Walker

In the past two weeks, my son has developed quite a bit – the main three points being his sitting (which I wrote about last week, so I won’t write again) his Rolling, and more impressively, his dangerously increasing mobility in his walker/mobile command center.

His ability to roll over I think stemmed from him performing this athletic marvel by accident – he discovered that he had feet, and that, with effort, he could put them in his mouth. Once foot was in said mouth, Ned had obtained the shape of a bowl, which created rocking. The rocking in turn created rolling – lo and behold, my son could roll over. Unfortunately, he hates being on his stomach – I am of the firm belief that he will develop walking as an ability on his baby CV, and will skip the more robust art of crawling because of this. Also, when Ned is on his stomach, he will struggle for a few seconds, then give up – he signifies his giving up by spreading his arms and legs out and planting his face down on the floor, like a big, whinging starfish.

The more impressive development in my opinion, is his movement in his walker. I posted a while ago about his walker, and that he couldn’t really move in it, requiring me to drag him about until he fell asleep.

In recent weeks, he has progressed into full blown movement in it. If of course, by ‘full blown’ you mean ‘curiously odd yet fascinating’ and by ‘movement’ you mean ‘high speed shuffling’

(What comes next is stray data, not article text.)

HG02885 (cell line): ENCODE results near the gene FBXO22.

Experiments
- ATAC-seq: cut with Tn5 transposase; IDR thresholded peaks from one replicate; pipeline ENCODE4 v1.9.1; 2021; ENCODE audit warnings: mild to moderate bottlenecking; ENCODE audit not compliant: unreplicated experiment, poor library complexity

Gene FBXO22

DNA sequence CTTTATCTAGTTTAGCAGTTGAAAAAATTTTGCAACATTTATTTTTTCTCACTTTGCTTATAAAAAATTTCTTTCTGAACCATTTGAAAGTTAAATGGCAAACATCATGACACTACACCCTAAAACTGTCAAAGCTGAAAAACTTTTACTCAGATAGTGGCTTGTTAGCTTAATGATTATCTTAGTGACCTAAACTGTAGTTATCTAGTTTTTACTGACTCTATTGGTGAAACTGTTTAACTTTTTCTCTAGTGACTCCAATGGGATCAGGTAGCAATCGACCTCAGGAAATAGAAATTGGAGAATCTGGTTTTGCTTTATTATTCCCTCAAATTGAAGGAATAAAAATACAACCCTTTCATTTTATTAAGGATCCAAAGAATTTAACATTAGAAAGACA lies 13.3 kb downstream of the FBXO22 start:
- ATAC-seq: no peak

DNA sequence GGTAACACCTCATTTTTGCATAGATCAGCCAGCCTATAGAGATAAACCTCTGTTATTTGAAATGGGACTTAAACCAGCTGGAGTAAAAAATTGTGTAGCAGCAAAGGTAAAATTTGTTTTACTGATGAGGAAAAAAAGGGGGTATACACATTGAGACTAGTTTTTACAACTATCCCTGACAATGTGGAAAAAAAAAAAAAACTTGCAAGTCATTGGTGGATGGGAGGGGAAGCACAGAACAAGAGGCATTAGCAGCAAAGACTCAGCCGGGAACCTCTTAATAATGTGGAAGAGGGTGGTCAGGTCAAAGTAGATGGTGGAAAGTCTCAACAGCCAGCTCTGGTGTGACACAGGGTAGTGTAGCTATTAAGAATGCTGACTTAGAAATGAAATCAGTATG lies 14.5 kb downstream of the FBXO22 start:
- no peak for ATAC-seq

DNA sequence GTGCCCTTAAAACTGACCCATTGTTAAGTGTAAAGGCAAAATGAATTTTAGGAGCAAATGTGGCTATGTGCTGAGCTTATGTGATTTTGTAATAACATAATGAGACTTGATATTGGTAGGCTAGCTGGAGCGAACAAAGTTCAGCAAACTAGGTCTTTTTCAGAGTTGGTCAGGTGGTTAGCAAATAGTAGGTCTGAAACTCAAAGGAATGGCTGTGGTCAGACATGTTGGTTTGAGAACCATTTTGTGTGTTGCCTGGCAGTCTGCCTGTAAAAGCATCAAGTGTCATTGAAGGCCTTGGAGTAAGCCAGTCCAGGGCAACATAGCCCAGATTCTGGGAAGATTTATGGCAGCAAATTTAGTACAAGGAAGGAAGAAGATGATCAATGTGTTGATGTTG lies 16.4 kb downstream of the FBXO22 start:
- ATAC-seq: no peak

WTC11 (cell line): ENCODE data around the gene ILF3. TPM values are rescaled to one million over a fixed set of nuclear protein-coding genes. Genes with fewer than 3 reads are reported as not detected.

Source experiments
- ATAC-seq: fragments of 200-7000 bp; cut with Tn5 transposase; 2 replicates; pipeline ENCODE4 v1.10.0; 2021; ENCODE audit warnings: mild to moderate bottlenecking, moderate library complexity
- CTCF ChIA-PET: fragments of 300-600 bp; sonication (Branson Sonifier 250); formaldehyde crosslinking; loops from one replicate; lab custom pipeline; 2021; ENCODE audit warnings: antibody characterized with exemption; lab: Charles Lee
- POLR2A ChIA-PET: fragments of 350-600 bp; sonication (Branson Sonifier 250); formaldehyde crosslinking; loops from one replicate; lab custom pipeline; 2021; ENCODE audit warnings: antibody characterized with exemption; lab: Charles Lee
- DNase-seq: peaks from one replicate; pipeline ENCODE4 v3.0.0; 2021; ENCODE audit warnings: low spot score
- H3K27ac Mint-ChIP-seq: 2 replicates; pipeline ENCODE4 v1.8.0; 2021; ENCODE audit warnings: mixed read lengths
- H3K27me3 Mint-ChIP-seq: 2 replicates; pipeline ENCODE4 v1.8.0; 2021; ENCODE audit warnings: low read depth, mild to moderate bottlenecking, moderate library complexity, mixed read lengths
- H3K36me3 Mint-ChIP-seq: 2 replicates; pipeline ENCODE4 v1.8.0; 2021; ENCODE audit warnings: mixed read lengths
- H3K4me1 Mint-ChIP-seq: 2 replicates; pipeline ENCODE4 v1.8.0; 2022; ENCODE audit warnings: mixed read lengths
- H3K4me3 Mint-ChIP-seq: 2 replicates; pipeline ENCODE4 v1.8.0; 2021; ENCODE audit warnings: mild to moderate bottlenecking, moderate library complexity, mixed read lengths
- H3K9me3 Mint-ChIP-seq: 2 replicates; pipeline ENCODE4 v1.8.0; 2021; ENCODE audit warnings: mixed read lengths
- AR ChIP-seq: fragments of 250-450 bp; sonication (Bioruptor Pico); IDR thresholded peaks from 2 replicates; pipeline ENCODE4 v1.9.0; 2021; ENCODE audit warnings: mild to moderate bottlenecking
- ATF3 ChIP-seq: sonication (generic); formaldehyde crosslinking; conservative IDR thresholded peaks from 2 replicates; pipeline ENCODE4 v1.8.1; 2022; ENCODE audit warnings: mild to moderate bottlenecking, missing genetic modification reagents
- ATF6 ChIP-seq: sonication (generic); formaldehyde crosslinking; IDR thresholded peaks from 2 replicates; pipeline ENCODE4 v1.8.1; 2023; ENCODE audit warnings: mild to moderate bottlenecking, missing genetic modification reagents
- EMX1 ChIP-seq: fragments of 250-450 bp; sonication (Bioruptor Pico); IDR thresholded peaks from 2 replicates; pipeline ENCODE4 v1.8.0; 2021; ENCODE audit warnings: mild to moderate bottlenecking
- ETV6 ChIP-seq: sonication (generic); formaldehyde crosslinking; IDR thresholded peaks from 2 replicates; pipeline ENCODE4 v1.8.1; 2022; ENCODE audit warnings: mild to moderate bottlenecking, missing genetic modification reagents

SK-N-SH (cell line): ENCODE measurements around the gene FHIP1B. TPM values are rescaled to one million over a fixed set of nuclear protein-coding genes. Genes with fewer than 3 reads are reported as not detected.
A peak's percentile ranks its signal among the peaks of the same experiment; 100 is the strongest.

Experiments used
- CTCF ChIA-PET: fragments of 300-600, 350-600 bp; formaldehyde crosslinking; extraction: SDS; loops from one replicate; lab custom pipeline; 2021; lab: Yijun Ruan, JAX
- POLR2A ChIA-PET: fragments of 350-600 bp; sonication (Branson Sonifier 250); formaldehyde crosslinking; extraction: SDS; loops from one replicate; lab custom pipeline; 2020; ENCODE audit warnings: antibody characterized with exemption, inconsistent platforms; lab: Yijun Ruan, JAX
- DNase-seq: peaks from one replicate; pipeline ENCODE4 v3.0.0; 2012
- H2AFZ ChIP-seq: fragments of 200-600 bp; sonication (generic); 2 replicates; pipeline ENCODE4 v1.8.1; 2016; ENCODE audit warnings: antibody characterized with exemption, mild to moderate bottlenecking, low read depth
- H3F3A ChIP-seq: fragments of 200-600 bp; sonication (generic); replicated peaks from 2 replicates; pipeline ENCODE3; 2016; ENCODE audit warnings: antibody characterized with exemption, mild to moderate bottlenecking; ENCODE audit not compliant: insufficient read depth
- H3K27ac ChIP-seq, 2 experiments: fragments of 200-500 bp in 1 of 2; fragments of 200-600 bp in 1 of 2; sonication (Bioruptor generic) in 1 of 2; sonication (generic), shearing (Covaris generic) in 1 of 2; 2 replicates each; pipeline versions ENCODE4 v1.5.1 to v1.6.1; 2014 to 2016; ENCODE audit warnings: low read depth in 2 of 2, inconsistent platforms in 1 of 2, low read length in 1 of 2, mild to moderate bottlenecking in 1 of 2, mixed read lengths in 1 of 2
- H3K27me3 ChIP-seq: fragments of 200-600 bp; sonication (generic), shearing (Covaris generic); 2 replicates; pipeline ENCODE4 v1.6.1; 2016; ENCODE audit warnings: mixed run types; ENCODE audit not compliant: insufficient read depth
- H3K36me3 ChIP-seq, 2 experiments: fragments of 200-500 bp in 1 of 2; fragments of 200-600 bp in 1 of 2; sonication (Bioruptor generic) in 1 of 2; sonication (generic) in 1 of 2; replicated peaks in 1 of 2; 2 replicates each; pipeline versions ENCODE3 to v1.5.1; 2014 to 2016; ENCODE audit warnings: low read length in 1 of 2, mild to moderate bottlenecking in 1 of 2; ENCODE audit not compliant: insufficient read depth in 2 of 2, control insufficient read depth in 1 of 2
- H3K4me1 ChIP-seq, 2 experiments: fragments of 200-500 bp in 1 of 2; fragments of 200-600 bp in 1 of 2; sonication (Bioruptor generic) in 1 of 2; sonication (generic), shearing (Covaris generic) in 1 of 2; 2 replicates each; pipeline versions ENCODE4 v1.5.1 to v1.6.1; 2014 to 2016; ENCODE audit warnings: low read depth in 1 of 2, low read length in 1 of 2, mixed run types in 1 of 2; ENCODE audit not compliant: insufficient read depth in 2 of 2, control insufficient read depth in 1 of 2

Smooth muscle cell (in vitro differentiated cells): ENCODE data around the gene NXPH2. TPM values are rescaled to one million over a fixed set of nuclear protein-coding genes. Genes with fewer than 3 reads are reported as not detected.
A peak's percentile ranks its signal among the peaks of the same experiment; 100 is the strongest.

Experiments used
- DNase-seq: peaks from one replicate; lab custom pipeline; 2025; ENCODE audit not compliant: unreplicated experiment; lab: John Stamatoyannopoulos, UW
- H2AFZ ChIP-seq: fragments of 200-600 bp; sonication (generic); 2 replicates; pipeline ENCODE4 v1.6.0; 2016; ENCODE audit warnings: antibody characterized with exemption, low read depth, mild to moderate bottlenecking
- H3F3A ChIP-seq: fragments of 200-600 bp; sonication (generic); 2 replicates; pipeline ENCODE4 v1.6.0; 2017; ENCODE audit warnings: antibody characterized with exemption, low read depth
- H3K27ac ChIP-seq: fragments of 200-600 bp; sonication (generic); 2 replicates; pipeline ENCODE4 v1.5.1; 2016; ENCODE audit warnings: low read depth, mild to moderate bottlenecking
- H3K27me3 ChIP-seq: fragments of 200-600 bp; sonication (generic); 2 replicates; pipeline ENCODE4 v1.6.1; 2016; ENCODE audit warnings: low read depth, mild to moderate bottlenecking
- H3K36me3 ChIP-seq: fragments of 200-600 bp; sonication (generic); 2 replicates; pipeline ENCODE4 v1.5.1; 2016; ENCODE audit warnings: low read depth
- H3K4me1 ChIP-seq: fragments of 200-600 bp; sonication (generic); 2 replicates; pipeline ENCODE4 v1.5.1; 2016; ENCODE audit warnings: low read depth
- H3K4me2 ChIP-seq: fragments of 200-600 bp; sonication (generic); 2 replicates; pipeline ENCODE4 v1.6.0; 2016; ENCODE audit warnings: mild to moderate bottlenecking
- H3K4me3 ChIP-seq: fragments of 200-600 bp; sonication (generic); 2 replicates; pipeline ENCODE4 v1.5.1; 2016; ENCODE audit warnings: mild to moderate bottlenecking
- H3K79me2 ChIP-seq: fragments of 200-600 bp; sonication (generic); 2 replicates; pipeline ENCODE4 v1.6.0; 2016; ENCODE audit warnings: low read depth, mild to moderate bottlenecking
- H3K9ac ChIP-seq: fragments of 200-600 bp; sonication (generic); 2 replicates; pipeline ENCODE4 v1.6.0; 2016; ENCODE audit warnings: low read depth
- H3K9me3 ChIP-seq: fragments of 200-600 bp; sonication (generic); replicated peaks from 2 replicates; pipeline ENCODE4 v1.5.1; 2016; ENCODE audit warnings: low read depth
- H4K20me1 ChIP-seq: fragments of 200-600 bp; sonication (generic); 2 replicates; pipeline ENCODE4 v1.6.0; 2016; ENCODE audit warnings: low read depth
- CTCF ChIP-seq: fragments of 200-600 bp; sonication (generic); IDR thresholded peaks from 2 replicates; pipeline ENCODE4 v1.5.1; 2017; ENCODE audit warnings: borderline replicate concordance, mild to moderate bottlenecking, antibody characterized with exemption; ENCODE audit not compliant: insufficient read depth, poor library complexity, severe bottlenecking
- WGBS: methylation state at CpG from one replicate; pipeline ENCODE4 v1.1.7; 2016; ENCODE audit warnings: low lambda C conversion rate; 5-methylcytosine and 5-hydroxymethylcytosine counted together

Now – sit on a dining room chair, a good four or five feet from the table. Done? now without standing, get yourself, with bum on seat, to the dining room table? good. Well done. This is basically how my son gets around. Also, congratulations for acting like a prat in an attempt to pretend to be a 5 month old baby.

He now spends the majority of his time in the walker with his arms outstretched, propelling himself through the art of shuffling his bulk in a way that moves the walker along at an incredibly decieving speed – he can cross the living room in 6 seconds, which was yesterdays record.

Turning is something of an enigma to him, however. While I believe he understands the concept of it, I think he’d much rather be turned in a different direction by a responsible adult for now. Not turning him results in Ned stubbornly propelling himself constantly into the wall until moved.

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